Hi Jessica, I love horse sense, keep up the good work.
I ride at a barn here in Portland Oregon where almost everybody rides English and does jumping. A lot of the students wear english style full chaps. Some people instead of full chaps have half chaps, those things that only come up to your knees. My understanding was that chaps were mainly to protect your legs, like cowboys wore chaps to protect their legs from the brush, or to protect your lower legs from getting piched by the stirrup leather. A girl at our barn who used to not have chaps recently showed up with new chaps. People at the barn, including one of the instructors made comments like that the person will not be falling off as much anymore. Do chaps help people stay on better? Do you recommend chaps? Do you prefer half chaps to full chaps? Thanks for everything. Alyss
Chaps are very practical for trail riders and for cowboys who ride through brush -- that's who they were intended for, after all.
Chaps are part of the "uniform" for Western show riders -- although those tend to be special chaps that are used ONLY for showing.
Chaps are VERY popular with hunter/jumper riders, which is why you're seeing them at this barn. Riders don't wear them in the show ring, where they wouldn't be allowed, but they DO tend to wear them for schooling.
I normally won't let my students wear them. ;-)
This is why:
Most of my students are dressage riders and eventers, and I don't want these riders schooling in chaps; I want them to learn real riding skills, for the sake of their safety and of their riding education. Chaps can give riders an incorrect idea of their own abilities -- the suede sticks to the saddle and makes the riders feel more secure in the saddle than they really are.
I want show riders to school in clothing that is as near as possible to their show clothing, so that they won't get a horrible surprise when they get to the show and realize that they are slip-sliding all over their saddles without those nice suede chaps to stick them in place. ;-)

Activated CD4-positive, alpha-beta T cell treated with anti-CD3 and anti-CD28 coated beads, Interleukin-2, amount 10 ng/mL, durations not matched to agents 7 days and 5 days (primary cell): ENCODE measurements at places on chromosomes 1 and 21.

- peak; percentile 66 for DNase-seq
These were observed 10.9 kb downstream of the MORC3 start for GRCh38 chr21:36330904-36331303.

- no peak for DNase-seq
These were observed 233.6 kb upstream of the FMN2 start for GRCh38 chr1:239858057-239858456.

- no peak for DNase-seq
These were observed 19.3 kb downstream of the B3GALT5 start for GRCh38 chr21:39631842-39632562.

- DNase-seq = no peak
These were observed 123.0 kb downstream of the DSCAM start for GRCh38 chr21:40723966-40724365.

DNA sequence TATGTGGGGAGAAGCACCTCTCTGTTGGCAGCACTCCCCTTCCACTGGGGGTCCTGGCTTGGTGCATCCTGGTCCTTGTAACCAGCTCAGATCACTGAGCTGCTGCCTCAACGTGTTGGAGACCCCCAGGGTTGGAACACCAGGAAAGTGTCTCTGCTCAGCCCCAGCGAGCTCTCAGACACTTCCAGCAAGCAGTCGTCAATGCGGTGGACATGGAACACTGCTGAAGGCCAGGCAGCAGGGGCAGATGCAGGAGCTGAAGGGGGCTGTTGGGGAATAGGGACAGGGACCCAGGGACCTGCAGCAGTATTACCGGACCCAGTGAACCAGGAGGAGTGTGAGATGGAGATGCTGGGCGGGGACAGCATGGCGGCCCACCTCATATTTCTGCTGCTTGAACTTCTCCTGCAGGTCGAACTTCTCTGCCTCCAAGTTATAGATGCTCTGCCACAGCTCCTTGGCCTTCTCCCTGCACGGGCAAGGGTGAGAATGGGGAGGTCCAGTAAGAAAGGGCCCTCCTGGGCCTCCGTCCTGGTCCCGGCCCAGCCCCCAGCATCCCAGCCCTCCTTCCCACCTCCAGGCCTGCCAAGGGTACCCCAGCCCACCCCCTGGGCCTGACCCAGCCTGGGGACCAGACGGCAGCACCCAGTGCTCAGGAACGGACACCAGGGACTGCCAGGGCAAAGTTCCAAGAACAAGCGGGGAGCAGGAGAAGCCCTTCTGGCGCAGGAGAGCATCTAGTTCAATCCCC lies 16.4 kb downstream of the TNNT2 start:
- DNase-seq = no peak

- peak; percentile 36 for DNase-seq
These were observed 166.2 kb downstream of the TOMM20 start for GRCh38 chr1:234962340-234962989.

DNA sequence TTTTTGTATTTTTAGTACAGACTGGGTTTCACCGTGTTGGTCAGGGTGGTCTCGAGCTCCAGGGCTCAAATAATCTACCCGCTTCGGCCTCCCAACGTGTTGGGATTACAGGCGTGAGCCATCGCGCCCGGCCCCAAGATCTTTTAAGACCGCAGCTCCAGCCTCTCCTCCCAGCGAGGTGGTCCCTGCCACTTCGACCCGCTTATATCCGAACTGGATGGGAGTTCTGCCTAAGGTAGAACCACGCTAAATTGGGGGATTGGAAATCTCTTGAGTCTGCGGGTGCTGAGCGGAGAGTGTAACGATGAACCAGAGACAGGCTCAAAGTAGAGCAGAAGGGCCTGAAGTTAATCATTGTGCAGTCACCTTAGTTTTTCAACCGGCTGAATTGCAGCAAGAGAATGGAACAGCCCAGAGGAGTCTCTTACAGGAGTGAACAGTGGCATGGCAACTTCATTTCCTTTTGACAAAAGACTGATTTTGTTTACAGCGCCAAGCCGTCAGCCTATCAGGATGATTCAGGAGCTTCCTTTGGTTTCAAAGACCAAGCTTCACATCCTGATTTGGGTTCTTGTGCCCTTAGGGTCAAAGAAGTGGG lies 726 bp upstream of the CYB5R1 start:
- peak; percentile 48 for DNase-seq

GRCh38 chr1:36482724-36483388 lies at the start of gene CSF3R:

I want riders who DON'T show to ride to the same good standards as the show riders, and that means being safe and secure in their saddles, NOT because their legs stick to the leather, but because they have good balance and good riding skills.
Having said that, though, I'll admit that if the weather is horribly cold and windy, and a pair of chaps will cut the wind for a rider with cold legs, that's fine. ;-)
So -- no, I don't recommend them, and as I explained, the "not falling off as much" idea is, to my mind, a DISadvantage rather than an advantage. Riders can get too dependent on chaps.
Half-chaps, on the other hand, can be very useful if a rider is schooling in jods and paddock boots -- a good pair of half-chaps like the Ariat ones will give the rider almost the same support and "feel" of the horse's side that tall boots provide. So they're a useful option for riders who don't want to ruin their one good pair of tall boots by wearing them for everyday barn chores and schooling.
You're basically dealing with a fashion issue, so if you have no deep personal desire to own chaps, and you don't plan to ride through any brush, relax -- you don't actually NEED them. ;-)
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